In most other places in America, asking someone how much they pay in rent would be considered a cringe-worthy social faux-pas, to say the least.
In New York, though, it's about as common as asking someone how their day went. With millions of strangers living quite literally atop one another, we tend to both commiserate and celebrate over some otherwise-intimate details regarding one another's lives.
For outsiders and newcomers, however, it can be awfully difficult to pin down all the numbers. That's why I'll be kicking off the new series "What's it Cost?" and delving into apartment living by the numbers. We'll start with studios and eventually move into 1 BRs, 2BRs, etc., giving readers the low down on everything from monthly rent, building and apartment descriptions and real-life money-saving tips.*
*NOTE: Each of the examples below have been provided by current New Yorkers. Do you live in a studio and want to add your information to the list? If so, please contact me and I'd be happy to add in your details anonymously!
The Upper East Side Studio
Age/Location/Occupation or Industry: 25/Upper East 70s/Medical Field
Monthly Rent: $1774 (year 1), $2000 (by year 3, due to price increase)
Utilities: $60-$100 per month for electricity/internet, $15 a month for unlimited laundry in the building
Apartment Description: First floor walk-up in a building of all studios, fully & newly renovated on a tree-lined street. Wooden floors, floor-to-ceiling windows, etc. The kitchen is separated from the rest of the apartment and has all new appliances. Bathroom is a really decent size for New York with glass doors and plenty of space for shelving. My studio faces the back courtyard of patios which is great as there's never much traffic noise - though residents street-side have to deal with the nearby hospitals, etc.
Roommate Situation: No roommates
How I Do It/Money Saving Tips: My only real tip on on how to save money in NYC is to make more of it. On top of my actual job, I also babysit weekly and freelance in fashion so I always make sure there's enough to spend when I want to go out and still save.
The East Village Studio
Age/Location/Occupation or Industry: 24/East Village 12th St./Jewelry Design
Monthly Rent: $1500
Apartment Description: A large studio renovated and converted to 1 bedroom before we moved in, in a walk up brownstone. 1st floor, street side. Door that separates bedroom to small living space and 2 closets. 15 ft ceilings- good for storage and makes it seem bigger.
Roommate Situation: I live with my boyfriend who works in insurance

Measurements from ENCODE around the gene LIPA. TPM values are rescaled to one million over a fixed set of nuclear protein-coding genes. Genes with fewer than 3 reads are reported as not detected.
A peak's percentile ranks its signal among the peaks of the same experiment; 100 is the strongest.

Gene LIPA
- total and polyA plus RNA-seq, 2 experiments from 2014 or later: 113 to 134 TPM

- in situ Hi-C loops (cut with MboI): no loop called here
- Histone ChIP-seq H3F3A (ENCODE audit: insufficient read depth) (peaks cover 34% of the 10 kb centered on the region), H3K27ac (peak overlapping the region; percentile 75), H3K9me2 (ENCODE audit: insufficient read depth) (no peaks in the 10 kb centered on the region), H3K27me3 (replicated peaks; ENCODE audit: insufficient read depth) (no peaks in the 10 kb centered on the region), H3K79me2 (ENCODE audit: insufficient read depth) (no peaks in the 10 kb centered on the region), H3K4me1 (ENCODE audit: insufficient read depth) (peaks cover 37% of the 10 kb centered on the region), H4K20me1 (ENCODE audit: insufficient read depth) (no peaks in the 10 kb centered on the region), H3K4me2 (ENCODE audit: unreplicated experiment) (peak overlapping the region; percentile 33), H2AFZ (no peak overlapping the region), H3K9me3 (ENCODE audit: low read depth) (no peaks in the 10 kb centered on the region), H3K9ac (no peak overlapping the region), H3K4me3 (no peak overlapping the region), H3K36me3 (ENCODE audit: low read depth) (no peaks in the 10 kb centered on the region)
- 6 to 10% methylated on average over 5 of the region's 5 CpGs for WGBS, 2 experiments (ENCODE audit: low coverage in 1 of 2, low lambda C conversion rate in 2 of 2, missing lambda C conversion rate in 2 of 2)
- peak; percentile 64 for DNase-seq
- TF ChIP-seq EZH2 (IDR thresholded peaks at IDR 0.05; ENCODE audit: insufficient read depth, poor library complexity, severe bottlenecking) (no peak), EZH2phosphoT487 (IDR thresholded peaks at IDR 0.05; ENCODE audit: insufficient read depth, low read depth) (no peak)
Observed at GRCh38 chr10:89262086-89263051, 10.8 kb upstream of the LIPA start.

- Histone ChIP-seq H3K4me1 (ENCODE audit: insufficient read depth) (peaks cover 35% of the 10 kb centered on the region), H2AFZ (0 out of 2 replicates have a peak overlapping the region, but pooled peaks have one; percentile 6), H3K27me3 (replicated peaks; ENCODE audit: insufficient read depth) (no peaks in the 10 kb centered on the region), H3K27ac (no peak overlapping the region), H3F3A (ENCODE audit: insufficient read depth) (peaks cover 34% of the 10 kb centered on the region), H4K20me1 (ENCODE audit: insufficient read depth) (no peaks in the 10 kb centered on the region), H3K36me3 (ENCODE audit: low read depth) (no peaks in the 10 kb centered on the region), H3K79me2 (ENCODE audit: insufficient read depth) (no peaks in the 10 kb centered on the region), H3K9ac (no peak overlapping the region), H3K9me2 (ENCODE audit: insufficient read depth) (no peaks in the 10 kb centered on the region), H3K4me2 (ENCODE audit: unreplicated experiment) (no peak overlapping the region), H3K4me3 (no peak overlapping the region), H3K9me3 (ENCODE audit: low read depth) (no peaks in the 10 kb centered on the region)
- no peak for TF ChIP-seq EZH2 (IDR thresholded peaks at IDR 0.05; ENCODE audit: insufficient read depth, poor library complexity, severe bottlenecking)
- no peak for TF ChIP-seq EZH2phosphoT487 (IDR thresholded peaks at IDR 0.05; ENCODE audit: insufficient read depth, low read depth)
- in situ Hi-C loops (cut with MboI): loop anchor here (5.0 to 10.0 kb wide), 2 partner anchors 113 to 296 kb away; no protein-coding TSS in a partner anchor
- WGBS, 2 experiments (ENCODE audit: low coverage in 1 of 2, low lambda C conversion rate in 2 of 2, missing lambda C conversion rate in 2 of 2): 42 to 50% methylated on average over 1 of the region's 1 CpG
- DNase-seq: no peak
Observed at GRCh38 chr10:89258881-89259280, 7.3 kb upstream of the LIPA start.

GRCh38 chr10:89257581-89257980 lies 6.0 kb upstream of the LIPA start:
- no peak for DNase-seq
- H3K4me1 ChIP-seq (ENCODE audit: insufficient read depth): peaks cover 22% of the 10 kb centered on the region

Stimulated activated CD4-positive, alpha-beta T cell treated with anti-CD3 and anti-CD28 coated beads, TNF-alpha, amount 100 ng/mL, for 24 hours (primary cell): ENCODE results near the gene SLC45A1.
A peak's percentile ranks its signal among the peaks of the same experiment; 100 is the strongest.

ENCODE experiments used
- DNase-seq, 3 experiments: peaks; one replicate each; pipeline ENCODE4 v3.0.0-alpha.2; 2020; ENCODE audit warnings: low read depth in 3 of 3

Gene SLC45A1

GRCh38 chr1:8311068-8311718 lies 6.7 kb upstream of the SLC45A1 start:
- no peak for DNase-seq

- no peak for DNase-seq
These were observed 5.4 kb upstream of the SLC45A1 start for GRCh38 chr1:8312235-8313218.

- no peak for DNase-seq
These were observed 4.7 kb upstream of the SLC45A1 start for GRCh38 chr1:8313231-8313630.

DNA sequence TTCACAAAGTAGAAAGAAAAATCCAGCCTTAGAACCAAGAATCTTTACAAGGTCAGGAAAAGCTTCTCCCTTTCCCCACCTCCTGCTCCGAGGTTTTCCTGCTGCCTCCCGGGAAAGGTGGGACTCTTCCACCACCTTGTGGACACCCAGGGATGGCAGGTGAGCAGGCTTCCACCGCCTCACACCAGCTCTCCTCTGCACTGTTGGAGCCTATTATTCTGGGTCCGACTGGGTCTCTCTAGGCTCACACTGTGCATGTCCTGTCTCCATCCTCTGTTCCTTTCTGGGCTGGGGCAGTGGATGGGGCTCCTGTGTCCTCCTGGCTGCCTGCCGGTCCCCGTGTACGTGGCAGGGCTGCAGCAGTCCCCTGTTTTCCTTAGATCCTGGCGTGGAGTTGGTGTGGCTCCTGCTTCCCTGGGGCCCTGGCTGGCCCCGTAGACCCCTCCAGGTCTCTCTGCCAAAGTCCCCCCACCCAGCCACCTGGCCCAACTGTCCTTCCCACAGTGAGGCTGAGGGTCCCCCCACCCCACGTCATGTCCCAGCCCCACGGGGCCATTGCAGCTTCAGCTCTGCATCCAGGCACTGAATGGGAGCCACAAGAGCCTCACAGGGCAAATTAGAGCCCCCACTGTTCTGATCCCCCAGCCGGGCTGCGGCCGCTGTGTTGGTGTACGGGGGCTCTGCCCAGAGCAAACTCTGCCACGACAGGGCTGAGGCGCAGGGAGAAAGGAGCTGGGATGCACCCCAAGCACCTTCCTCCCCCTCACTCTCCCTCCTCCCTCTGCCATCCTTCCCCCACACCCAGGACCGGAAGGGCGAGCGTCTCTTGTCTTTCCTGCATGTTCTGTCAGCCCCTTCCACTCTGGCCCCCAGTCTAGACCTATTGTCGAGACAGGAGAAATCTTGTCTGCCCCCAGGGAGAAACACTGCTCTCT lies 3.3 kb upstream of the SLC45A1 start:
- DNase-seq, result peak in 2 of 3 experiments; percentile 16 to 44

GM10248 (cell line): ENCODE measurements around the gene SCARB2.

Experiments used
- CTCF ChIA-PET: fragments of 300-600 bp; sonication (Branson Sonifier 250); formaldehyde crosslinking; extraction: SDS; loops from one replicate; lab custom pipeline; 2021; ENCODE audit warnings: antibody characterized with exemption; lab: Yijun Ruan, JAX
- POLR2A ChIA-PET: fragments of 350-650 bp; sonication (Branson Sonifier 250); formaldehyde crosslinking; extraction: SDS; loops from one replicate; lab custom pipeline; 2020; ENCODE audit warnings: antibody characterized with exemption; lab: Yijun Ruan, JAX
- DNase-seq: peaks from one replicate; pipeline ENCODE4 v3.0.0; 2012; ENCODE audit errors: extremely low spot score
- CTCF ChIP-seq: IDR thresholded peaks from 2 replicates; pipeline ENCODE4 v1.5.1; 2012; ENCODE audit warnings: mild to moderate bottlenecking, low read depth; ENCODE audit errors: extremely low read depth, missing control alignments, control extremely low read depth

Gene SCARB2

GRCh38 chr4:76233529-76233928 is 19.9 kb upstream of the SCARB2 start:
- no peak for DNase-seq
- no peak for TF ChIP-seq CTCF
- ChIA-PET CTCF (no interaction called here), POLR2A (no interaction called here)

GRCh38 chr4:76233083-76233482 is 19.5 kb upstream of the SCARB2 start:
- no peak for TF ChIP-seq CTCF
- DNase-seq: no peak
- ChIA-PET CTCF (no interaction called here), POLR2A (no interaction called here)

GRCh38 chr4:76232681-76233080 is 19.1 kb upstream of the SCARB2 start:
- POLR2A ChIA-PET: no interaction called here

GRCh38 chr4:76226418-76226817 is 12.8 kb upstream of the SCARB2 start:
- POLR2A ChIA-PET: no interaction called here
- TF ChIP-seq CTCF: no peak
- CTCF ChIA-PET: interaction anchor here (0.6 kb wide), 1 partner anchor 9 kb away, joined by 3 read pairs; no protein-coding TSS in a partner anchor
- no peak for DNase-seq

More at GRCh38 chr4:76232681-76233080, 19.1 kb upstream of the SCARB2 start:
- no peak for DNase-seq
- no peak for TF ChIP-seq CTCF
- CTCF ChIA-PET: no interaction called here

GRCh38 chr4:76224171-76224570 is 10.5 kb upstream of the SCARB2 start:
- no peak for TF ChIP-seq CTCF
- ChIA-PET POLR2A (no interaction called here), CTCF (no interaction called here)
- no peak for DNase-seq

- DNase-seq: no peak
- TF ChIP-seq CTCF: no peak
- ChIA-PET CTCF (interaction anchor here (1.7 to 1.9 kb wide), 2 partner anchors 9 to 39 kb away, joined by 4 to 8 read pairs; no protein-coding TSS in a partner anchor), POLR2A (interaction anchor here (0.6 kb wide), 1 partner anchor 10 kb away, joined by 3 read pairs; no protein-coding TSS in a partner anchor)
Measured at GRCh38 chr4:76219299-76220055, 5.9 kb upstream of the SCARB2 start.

How I Do It/Money Saving Tips: Well we got lucky, being friends with the owner of our building and we spilt the rent of course which is the BIGGEST help imaginable. We grocery shop at Trader Joes and cook more nights then going out to eat. Splitting everything makes it way more managable.
The Murray Hill Studio
Age/Location/Occupation or Industry: 25/Murray hill 39th St./fashion
Monthly Rent $2350
Utilities: $150- $250
Apartment Description: A studio in a luxury high-rise building. It's a nice building with a 24/7 doorman, concierge and elevator, plus other great amenities like a full gym, huge pool and hot tub. The actual apartment is an L-shaped studio which makes the "bedroom" area feel separate from the living space - also, the kitchen is closed off from the rest of the apartment.
Roommate Situation: 1 Roommate ( boyfriend)
How I Do It/Money Saving Tips: My utilities are cable & internet & Electric. My bill tends to be very high during the summertime because I have the air blasting at all times (which is probably not necessary come to think of it, especially when I am not home). Electricity can be up to $250 a month. Our cable is also very high and Time Warner is probably the worst cable provider I have ever experienced. Unfortunately this is the only company my apartment allows! So, go with Verizon if you can & keep your air off when you're not home!
The Upper West Side Studio
Age/Location/Occupation or Industry: 25/Upper West 70s/Finance
Monthly Rent: $1550
Apartment Description: A studio in an old brownstone from the 1800s. It’s a walk-up on the second floor with no doorbell/intercom. While it’s only a miniscule 175 square feet, which probably sounds insane, the extra-high ceilings and bay window makes the place feel much more spacious. The bay window alone is 24 square feet which makes it feel like its own little nook. I have a fully functioning kitchen and bathroom - all older appliances, but they work. Getting creative with how you set your space up is so key.
Roommate Situation: No roommates!
How I Do It/Money Saving Tips: My only utilities are cable & internet. Most NYC buildings cover water, sewage and heating. Luckily, mine covers electricity as well, as long as I don’t have an A.C. unit - which I don’t. Luckily, we’ve had a mild summer. Additionally, I always keep beer, wine and some sort of cocktail ingredients on hand. Having a friend or two over for weeknight drinks is a LOT more reasonable than going out for drinks 3-4 times a week.
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